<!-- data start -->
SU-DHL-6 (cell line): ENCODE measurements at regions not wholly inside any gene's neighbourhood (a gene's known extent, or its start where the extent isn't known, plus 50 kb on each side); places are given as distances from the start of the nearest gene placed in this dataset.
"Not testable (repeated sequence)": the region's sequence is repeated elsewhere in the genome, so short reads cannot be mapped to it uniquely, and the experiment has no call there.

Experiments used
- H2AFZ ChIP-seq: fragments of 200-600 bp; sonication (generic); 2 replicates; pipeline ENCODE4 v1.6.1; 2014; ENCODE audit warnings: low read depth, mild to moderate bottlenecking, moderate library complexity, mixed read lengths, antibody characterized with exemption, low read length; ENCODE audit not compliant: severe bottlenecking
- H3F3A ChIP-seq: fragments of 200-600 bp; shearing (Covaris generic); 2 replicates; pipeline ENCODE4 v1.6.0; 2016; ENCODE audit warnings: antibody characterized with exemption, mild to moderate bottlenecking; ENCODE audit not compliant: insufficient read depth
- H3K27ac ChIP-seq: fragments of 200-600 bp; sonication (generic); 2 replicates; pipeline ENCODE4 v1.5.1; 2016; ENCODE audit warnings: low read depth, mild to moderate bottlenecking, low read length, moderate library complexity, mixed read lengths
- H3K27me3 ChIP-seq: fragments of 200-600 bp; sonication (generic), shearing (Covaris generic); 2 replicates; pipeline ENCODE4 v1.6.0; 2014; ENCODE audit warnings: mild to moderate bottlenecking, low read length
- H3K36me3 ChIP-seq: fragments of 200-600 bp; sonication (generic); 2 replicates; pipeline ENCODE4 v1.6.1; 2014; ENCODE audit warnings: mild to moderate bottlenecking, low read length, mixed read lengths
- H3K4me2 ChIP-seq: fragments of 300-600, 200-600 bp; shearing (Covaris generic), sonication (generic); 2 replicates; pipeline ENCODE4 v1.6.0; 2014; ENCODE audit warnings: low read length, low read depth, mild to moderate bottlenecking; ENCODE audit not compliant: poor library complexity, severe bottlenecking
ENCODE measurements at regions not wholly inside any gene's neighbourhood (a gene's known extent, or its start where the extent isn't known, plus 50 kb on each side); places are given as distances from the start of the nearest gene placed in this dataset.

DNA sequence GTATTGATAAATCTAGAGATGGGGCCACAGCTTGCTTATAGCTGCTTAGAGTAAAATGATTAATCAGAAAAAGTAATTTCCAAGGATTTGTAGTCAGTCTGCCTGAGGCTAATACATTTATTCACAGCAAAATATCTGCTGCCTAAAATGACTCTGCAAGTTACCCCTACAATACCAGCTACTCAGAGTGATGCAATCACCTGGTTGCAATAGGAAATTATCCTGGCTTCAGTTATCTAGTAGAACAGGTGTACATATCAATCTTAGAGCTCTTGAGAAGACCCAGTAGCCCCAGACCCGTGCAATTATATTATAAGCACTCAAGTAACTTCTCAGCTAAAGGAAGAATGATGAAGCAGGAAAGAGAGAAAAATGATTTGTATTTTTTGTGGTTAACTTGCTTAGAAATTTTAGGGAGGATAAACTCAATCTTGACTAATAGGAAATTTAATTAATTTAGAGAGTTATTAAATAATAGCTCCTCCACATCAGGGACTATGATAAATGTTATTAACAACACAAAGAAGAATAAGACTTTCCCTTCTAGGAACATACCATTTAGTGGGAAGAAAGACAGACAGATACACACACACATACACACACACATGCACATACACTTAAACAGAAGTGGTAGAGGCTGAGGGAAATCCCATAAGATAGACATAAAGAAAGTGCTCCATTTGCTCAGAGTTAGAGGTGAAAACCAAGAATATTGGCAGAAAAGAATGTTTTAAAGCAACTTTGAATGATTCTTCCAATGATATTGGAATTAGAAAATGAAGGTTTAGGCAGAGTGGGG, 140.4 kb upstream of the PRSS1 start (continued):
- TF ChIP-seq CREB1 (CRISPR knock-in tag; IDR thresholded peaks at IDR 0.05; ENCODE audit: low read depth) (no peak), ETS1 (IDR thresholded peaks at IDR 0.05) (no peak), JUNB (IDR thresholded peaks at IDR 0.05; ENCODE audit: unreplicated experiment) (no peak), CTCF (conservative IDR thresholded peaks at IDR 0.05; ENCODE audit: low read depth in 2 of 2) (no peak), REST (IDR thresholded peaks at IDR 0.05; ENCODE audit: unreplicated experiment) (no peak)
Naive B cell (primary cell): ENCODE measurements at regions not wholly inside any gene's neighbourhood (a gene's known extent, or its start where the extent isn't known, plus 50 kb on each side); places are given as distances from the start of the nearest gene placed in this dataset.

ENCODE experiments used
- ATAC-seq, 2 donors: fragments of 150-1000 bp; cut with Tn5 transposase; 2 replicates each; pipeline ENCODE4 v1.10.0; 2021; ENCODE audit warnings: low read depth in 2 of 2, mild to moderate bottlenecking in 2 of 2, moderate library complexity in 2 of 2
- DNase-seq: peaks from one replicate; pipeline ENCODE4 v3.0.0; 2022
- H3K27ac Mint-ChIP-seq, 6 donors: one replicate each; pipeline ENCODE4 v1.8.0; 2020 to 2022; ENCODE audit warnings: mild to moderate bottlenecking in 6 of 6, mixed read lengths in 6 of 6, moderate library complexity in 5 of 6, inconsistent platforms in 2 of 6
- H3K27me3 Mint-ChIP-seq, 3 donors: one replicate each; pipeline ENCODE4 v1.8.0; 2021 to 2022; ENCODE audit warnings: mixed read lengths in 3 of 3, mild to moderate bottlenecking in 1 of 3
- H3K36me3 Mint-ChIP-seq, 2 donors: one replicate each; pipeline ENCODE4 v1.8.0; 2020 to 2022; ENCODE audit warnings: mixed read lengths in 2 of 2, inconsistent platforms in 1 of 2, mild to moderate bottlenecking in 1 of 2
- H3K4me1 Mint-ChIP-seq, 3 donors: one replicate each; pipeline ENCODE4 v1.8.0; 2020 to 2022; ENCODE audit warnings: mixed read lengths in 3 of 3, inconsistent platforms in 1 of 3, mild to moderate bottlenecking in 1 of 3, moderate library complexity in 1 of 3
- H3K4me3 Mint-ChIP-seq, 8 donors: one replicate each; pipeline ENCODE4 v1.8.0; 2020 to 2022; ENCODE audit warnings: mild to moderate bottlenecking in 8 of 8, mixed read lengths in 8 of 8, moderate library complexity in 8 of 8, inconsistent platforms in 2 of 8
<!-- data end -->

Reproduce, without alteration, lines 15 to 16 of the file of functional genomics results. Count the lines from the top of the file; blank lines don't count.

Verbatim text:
- ATAC-seq, 2 donors: fragments of 150-1000 bp; cut with Tn5 transposase; 2 replicates each; pipeline ENCODE4 v1.10.0; 2021; ENCODE audit warnings: low read depth in 2 of 2, mild to moderate bottlenecking in 2 of 2, moderate library complexity in 2 of 2
- DNase-seq: peaks from one replicate; pipeline ENCODE4 v3.0.0; 2022